Christianity is a religion inspired by the life of Jesus of Nazareth. His preaching, crucifixion, and resurrection are described in the New Testament. God has sent his only born son Jesus Christ to the earth to liberate mankind from sin. The crucifixion of Jesus reconciles Man with God. Christ is the new Adam. As the man-born Son of God he says of himself: I am the way, the truth and the life’. As Messiah Jesus received the name Christ: Son of God. Many saw in him the long-expected Messiah. The strange thing is that Jesus has not left writings of his own. He says of himself: “I am that I am”.In the centre of the Garden of Christianity stands a Temple-like contour with in the middle an upcoming Bud, from which water wells up. This sign with 4 Petals has a height of 1.80m. This size symbolises ‘the Human Measurement’. The 4 Petals represent the 4 Evangelists. In the New Testament they give testimony of the life of Jesus as Saviour of mankind. The open Temple form, formed by 4 gothic arches has, like the Menorah, and the chakra-tree, a height of 3.33m As a symbol it represents the institute of the church that has grown around the charismatic man Jesus: the Catholic church and her hybrids around the world. The 4 gothic openings of the Temple refer to the 4 directions of the wind and form a cross from the heart: the universal sign of all Christians.In Christianity Christ is seen as the word of God made flesh, as revealed in the Bible. Christ preached: “Thou shalt love the Lord thy God with all thy heart (…) and thy neighbour as thyself.”
The Garden of Buddhism
In Buddhism the personal self, soul or ego has no real meaning because it is finite and, as all other things in the world, it passes. All being in life is conditioned by other being, from every moment to the next. By ‘letting go’ and ‘letting be’ in a peaceful way, one liberates oneself from the emotional uproar of all desires.
The Bud, from which water wells, with around it 3 petals, forms the heart, the core of the Buddhist Garden. It radiates a feeling of purity, of quiet harmony, and sovereignty. The flower is as the lotus posture of Buddha. The 3 petals represent the triad of the Soul in Buddhism, which gives room to body and soul, so that the adherents can grow to a higher understanding. The Bud has the hexagonal structure of the honeycomb and is 1.80m high – the human measurement – the germ of the Buddha-nature, which is hidden in each of us. The ultimate nature of man is his growth into a state of infinite, boundless consciousness, a growth to Nirvana: an eternal blissful void. The individual however is subordinate to a continuous rise and fall and the soul must go through a number of reincarnations in the process towards complete salvation. The Bud in the Buddhist Garden is also a metaphor of rebirth, of being born again and again, or as a symbol of the ‘re-embodiment’of the soul of the Buddhist. By the denial of God as ruler, Buddhism is one of the most peace-loving religions.
In its point of view each person is responsible for the design and true identity of his own life, in order to become one with the eternal nature of Spirit. The growth of his consciousness forms the key to the mystery of man. The floor of this garden is shaped as a circle, the purest symbol of ‘Being’
The circle as representation of the cycle of birth and re-birth, as endless process on the way to perfection: the Nirvana.
The Garden of Hinduism
In Hinduism we find the most profound view in relation to the nature of the individual. Hinduism applies a broad conception of the complexity of the Cosmos, a conception that originates directly from mystical experience. Hinduism is the eldest of the 5 world religions and it sees consciousness as an utterly divine mystery. This universal Self they call Brahman. Through intensive meditation it is possible to come into contact with Brahman and this opens the way to the inner awareness of the Self: the Atman.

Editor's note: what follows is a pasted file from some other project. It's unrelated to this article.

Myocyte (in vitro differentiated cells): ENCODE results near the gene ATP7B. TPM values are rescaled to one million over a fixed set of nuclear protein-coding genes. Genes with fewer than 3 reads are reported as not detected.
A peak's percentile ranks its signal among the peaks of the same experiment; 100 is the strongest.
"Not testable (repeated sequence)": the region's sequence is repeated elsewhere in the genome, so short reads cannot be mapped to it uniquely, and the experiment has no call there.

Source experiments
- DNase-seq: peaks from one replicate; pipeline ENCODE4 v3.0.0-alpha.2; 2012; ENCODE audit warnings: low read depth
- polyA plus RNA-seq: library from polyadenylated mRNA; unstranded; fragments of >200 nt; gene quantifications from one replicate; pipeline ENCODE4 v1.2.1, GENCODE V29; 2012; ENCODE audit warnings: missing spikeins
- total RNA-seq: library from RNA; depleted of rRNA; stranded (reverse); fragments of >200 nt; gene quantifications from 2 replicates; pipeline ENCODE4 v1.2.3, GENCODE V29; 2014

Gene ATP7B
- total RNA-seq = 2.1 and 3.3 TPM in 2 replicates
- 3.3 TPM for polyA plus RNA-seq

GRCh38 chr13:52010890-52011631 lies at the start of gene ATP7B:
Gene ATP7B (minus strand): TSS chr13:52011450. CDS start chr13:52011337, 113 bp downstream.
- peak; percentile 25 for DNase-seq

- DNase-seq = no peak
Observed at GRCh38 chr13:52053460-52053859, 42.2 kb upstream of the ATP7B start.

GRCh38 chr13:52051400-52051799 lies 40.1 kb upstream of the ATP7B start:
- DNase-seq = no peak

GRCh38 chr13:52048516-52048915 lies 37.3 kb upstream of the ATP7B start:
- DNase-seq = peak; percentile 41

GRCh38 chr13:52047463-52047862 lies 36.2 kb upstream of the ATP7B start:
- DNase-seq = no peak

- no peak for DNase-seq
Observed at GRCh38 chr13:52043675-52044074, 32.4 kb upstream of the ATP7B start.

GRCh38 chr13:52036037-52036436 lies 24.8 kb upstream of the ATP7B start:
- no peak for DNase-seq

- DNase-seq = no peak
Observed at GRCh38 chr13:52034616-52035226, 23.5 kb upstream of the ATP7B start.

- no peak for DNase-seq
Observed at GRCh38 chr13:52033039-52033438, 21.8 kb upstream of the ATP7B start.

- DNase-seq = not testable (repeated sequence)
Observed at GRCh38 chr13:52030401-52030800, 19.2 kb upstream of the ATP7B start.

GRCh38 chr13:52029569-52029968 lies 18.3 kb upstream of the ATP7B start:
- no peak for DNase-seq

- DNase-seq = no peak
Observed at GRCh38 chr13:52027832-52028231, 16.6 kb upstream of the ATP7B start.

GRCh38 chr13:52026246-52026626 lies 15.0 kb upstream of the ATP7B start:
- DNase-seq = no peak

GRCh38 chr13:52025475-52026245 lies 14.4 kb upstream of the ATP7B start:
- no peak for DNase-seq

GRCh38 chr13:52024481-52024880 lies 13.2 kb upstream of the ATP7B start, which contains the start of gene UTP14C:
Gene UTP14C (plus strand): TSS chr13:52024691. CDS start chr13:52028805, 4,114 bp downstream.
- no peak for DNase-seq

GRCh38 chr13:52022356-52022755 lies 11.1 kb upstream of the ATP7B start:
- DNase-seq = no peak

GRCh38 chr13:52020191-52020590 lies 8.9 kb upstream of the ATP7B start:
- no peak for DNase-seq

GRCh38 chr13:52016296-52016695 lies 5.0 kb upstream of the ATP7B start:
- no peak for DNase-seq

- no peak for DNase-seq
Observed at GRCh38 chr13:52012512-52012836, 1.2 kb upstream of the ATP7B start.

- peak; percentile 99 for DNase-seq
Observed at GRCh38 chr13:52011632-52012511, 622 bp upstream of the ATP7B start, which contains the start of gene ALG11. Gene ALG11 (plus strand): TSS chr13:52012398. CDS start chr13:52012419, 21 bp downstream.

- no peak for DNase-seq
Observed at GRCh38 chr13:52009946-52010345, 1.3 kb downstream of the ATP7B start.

Atman is the permanent presence of Brahman in all things, in every part of reality. The deepest core of our self is one with the deepest core of the universe. Atman=Brahman, Brahman=Atman.
The mystical founders of Hinduism perceived the divine presence in the entire cosmos and experienced this presence in their own heart: the Guha or Cave of the Heart. This Cave of the Heart is the deepest point of human subjectivity and freedom and it is a place untouched by time or outer circumstances. This Cave of the Heart is the hidden transcendent place from which we experience the divine in ourselves. To arrive at this place and disclose the supernatural world we have amongst others the teachings of Yoga, with the 7 chakra’s of the Lotus energy, to come to a growing level of awareness. The idea of the Cave of the Heart and these 7 energy-consciousness centres is depicted by a symbol of the tree of life, related to the menorah: the chakra tree, or even more strikingly, the chakra-heart-tree where water flows from the centre. Its height of 3.33m is a symbolic reference to the thousand-petalled Lotus of the 7th chakra (1000 = 3 x 333 + 1).
The floor of the Garden of Hinduism is formed by 3 heart-shaped signs, that grow outward from the centre and point to the divine reality that unifies the universe. The divine power lives in our hearts.
Quantum-Art project ‘The Spiritual Garden’
Temple of the Universal Spirituality
The Garden of Islam 2008 of the Quantum-Art project ‘The Spiritual Garden’
The garden of Christianity of the Quantum-Art project ‘The Spiritual Garden’
The Garden of Buddhism 2008 of the Quantum-Art project ‘The Spiritual Garden’
The Garden of Hinduism 2008 of the Quantum-Art project ‘The Spiritual Garden’
The Garden of Judaism 2008 of the Quantum-Art project ‘The Spiritual Garden’
Axis of the Quantum Art project ‘The Spiritual Garden’
Universal Spiritual Flower of The Quantum-Art project ‘The Spiritual Garden’
Model in corten steel of The Quantum-Art project ‘The Spiritual Garden’
Model in corten steel of the Gardens of the 5 main worldreligions
Plan of The Quantum-Art project ‘The Spiritual Garden’ 2012